Academic journal article Cognitive, Affective and Behavioral Neuroscience

Expectations, Gains, and Losses in the Anterior Cingulate Cortex

Academic journal article Cognitive, Affective and Behavioral Neuroscience

Expectations, Gains, and Losses in the Anterior Cingulate Cortex

Article excerpt

The anterior cingulate cortex (ACC) participates in evaluating actions and outcomes. Little is known on how action-reward values are processed in ACC and if the context in which actions are performed influences this processing. In the present article, we report ACC unit activity of monkeys performing two tasks. The first task tested whether the encoding of reward values is context dependent-that is, dependent on the size of the other rewards that are available in the current block of trials. The second task tested whether unexpected events signaling a change in reward are represented. We show that the context created by a block design (i.e., the context of possible alternative rewards) influences the encoding of reward values, even if no decision or choice is required. ACC activity encodes the relative and not absolute expected reward values. Moreover, cingulate activity signals and evaluates when reward expectations are violated by unexpected stimuli, indicating reward gains or losses.

Decisions rely on the estimation of the outcome that one will get after a choice is made and an action performed. This estimation, the expected value, is based on the representations of expected and obtained rewards-and more generally, outcomes-that are associated with objects or act through learning (Lee & Seo, 2007). Value is affected by time of occurrence, probability, frequency, valence, and size of rewards. The ensemble of alternative outcomes available in the current environment can also have an effect on expected values.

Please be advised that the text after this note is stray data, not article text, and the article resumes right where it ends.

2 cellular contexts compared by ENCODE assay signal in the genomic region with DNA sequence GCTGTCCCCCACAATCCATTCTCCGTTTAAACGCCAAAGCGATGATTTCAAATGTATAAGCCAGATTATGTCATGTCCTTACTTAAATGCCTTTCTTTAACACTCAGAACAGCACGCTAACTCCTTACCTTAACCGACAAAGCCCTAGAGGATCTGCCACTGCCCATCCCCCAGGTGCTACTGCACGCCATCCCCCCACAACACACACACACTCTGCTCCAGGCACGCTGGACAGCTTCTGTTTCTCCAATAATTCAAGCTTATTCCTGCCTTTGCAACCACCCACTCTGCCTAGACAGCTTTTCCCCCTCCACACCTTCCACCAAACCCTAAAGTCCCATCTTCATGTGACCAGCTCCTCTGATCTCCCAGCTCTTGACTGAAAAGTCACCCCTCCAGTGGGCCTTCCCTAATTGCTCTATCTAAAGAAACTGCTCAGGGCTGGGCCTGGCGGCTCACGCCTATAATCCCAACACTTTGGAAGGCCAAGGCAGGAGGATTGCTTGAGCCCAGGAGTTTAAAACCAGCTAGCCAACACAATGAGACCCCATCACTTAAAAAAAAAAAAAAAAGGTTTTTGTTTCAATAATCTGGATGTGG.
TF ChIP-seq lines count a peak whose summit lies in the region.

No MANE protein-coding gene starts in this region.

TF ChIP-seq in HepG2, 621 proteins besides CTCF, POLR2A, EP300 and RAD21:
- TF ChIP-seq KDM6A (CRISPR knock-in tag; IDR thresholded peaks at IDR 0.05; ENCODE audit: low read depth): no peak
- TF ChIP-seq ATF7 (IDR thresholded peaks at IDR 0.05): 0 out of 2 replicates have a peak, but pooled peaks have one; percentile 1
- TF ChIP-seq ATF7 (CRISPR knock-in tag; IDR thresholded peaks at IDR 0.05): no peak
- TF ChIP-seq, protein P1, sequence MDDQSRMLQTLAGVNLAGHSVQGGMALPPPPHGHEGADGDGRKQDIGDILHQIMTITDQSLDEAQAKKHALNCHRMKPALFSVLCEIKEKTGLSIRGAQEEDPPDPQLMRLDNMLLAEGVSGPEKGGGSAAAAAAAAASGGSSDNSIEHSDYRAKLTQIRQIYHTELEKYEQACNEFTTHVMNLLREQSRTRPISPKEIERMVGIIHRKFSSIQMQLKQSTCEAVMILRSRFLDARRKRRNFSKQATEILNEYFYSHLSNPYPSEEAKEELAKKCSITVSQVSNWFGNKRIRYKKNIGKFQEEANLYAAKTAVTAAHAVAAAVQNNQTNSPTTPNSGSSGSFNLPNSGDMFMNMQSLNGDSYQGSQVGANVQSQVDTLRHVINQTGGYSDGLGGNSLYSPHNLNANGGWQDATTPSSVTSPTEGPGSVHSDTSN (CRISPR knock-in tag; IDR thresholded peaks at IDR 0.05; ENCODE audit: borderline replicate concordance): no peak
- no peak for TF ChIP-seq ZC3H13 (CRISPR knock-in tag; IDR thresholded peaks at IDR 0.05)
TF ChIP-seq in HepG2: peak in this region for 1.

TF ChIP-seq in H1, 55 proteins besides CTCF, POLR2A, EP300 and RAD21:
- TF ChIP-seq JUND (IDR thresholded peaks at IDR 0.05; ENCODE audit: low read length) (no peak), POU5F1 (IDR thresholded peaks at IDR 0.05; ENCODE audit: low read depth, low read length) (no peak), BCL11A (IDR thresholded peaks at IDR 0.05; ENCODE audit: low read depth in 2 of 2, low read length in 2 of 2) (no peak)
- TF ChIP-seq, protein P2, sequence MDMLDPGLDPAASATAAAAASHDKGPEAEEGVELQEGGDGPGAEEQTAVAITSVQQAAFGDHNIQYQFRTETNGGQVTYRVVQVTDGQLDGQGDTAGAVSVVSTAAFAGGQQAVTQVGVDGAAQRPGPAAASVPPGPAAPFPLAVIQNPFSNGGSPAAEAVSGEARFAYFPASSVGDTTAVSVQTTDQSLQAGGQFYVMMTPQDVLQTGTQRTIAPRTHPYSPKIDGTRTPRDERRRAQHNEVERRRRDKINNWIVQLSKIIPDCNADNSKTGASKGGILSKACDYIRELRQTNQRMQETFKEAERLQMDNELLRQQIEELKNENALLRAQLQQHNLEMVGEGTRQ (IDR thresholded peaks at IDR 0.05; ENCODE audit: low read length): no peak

The processing of rewards involves a so-called reward system, a network of brain structures including the orbitofrontal cortex (OFC), the ventral striatum, and the mesencephalic dopaminergic system and the anterior cingulate cortex (ACC; Schultz, 2000). OFC activity is modulated by expected outcomes and reflects the relative values assigned by the animals to alternative choices (PadoaSchioppa & Assad, 2006). Encoding of reward values by dopaminergic neurons is adaptive and relative to the potential outcomes (Tobler, Fiorillo, & Schultz, 2005). Within the reward system, the ACC has a particular position. Its role most likely consists of building outcome-action associations that serve to elaborate with experience the expected value of particular decisions (Kennerley, Walton, Behrens, Buckley, & Rushworth, 2006; Rushworth, Walton, Kennerley, & Bannerman, 2004). There is evidence that the ACC is involved in representing expected values (Amiez, Joseph, & Procyk, 2006). Thus, one can also expect relative coding of reward values in the ACC.

ACC function also encompasses the voluntary selection of behavior and positive and negative outcome evaluations (Amiez, Joseph, & Procyk, 2005; Shima & Tanji, 1998; Walton, Devlin, & Rushworth, 2004). Several theories are proposed to explain ACC activation in humans during tasks that involve active performance monitoring (Holroyd & Coles, 2002; Kerns et al., 2004; Ridderinkhof, Ullsperger, Crone, & Nieuwenhuis, 2004; Rushworth et al., 2004). Signals from ACC have been interpreted in terms of the detection of conflict in processing competitive representations-for example, alternative action plans (Botvinick, Cohen, & Carter, 2004). These ACC signals could also possibly reflect detection of events at odds with expectations, especially in terms of rewards (Gehring & Willoughby, 2002; Holroyd & Coles, 2002; Rushworth et al., 2004). Indeed, ACC feedback-related activity varies with reward prediction errors during learning (Amiez et al., 2005; Holroyd & Coles, 2002; Matsumoto, Matsumoto, Abe, & Tanaka, 2007).

The present experiments were designed to further investigate the representations of expected values. We report recordings in the ACC of monkeys performing two tasks: the scaled-reward task, and the expect task that involved neither making a decision between alternative choices nor learning particular reward values. …

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